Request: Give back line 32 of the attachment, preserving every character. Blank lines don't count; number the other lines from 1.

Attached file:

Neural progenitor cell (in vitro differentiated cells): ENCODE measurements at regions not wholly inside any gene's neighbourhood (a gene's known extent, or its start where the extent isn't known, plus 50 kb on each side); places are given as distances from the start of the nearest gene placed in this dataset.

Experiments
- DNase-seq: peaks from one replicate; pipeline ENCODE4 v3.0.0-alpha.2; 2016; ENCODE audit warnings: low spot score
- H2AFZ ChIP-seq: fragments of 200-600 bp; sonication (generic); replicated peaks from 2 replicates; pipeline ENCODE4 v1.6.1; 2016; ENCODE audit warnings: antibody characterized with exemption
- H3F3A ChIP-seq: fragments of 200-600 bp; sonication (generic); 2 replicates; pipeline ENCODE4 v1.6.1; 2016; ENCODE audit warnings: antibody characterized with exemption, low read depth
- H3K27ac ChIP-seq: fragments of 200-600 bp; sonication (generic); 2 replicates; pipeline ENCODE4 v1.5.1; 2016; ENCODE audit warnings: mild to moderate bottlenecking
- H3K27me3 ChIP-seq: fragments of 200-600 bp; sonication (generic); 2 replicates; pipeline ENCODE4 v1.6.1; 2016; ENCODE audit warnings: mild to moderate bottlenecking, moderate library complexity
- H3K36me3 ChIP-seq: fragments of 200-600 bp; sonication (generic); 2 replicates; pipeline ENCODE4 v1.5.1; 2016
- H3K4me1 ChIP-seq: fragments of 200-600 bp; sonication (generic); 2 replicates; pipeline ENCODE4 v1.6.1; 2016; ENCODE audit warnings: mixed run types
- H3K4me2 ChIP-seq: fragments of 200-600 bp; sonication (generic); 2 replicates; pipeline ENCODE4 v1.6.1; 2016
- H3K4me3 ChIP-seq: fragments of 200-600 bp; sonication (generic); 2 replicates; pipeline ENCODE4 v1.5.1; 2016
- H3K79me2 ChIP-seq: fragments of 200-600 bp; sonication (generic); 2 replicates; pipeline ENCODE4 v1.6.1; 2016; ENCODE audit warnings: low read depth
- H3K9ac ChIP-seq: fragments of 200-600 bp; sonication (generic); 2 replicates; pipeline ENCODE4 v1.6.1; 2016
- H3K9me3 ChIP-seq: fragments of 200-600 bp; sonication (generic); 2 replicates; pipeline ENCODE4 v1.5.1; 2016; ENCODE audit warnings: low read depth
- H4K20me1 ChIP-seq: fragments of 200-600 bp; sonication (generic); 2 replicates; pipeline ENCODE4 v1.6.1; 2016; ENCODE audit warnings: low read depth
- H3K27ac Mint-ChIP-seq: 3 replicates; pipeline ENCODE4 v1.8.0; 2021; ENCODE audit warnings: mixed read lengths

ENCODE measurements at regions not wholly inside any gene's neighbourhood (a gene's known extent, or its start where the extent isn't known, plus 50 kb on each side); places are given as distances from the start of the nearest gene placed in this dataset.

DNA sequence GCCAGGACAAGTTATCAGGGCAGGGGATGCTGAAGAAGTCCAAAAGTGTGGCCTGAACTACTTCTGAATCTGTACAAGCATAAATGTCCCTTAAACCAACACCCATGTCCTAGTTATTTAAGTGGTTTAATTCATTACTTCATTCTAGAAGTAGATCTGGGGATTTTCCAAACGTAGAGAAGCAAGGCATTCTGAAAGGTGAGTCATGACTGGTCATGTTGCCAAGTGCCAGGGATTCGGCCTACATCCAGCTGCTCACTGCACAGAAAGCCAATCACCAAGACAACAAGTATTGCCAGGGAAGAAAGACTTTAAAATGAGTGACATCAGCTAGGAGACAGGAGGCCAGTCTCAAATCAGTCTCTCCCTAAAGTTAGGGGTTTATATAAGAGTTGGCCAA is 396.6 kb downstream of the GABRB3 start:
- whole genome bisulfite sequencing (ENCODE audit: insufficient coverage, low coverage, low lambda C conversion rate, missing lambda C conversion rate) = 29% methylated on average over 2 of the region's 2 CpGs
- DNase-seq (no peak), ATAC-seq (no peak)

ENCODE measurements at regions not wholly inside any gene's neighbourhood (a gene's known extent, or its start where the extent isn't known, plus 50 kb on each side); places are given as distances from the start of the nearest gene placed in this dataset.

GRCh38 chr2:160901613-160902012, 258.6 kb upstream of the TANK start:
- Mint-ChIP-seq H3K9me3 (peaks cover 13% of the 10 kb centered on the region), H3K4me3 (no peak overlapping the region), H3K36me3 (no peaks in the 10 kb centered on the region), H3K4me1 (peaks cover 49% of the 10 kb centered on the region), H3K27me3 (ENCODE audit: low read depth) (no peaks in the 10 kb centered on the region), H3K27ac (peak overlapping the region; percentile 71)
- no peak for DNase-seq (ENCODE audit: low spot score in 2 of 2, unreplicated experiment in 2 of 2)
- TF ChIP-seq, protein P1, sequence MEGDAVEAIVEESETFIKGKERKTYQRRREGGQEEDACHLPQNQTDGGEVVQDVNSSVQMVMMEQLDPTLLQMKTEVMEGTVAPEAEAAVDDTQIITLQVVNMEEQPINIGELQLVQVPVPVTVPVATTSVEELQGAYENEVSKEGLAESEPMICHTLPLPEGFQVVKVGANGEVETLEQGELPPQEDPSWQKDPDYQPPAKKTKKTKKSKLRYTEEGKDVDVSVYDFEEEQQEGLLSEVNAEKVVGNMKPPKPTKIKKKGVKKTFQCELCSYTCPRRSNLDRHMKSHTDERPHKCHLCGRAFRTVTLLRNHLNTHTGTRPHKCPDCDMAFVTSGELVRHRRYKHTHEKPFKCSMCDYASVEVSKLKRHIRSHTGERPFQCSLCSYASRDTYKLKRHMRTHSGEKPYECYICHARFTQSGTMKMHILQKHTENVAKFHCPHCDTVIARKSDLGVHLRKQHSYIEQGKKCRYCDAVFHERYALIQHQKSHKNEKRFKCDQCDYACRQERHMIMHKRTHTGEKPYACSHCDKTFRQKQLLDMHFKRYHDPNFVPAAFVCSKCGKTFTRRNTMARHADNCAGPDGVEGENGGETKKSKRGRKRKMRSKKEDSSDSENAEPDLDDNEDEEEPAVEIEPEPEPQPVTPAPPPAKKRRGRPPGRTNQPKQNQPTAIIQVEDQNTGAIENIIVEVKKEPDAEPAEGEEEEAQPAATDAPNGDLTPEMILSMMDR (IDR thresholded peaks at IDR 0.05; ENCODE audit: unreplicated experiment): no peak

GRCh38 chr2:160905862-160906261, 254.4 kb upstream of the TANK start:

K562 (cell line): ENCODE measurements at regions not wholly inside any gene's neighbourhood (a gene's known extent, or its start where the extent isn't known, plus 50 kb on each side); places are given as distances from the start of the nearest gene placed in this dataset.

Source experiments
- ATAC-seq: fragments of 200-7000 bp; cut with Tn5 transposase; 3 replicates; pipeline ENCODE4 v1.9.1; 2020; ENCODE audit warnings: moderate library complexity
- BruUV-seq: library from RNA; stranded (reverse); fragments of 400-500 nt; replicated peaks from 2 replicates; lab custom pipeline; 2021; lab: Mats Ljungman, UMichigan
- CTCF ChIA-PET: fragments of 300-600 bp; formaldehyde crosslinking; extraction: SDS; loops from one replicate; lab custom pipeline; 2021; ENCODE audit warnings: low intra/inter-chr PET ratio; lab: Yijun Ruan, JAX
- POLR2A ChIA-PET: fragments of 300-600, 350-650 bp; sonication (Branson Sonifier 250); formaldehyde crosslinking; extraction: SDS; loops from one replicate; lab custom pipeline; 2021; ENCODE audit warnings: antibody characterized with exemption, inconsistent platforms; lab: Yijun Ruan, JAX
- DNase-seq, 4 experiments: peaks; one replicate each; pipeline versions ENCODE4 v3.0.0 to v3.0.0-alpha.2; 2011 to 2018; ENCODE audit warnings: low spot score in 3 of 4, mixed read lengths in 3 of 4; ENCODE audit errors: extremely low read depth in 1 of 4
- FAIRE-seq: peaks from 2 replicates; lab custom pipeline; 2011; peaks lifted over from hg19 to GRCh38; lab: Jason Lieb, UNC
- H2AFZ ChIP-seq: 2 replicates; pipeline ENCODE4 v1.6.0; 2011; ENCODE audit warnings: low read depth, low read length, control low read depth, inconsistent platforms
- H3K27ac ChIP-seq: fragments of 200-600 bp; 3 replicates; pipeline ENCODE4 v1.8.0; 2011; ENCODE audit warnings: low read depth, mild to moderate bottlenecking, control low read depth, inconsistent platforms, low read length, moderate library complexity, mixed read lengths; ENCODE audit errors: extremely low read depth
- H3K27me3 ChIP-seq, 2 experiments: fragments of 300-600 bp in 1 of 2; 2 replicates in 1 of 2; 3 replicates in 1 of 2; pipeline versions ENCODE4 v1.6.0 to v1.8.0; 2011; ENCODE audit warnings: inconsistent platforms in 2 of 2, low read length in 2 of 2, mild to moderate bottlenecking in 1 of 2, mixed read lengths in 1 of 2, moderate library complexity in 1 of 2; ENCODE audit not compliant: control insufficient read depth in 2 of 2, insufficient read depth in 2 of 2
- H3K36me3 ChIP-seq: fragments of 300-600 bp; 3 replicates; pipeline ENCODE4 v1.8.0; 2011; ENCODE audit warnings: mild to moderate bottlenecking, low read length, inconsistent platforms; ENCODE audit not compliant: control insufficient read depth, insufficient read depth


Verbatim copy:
- POLR2A ChIA-PET: fragments of 300-600, 350-650 bp; sonication (Branson Sonifier 250); formaldehyde crosslinking; extraction: SDS; loops from one replicate; lab custom pipeline; 2021; ENCODE audit warnings: antibody characterized with exemption, inconsistent platforms; lab: Yijun Ruan, JAX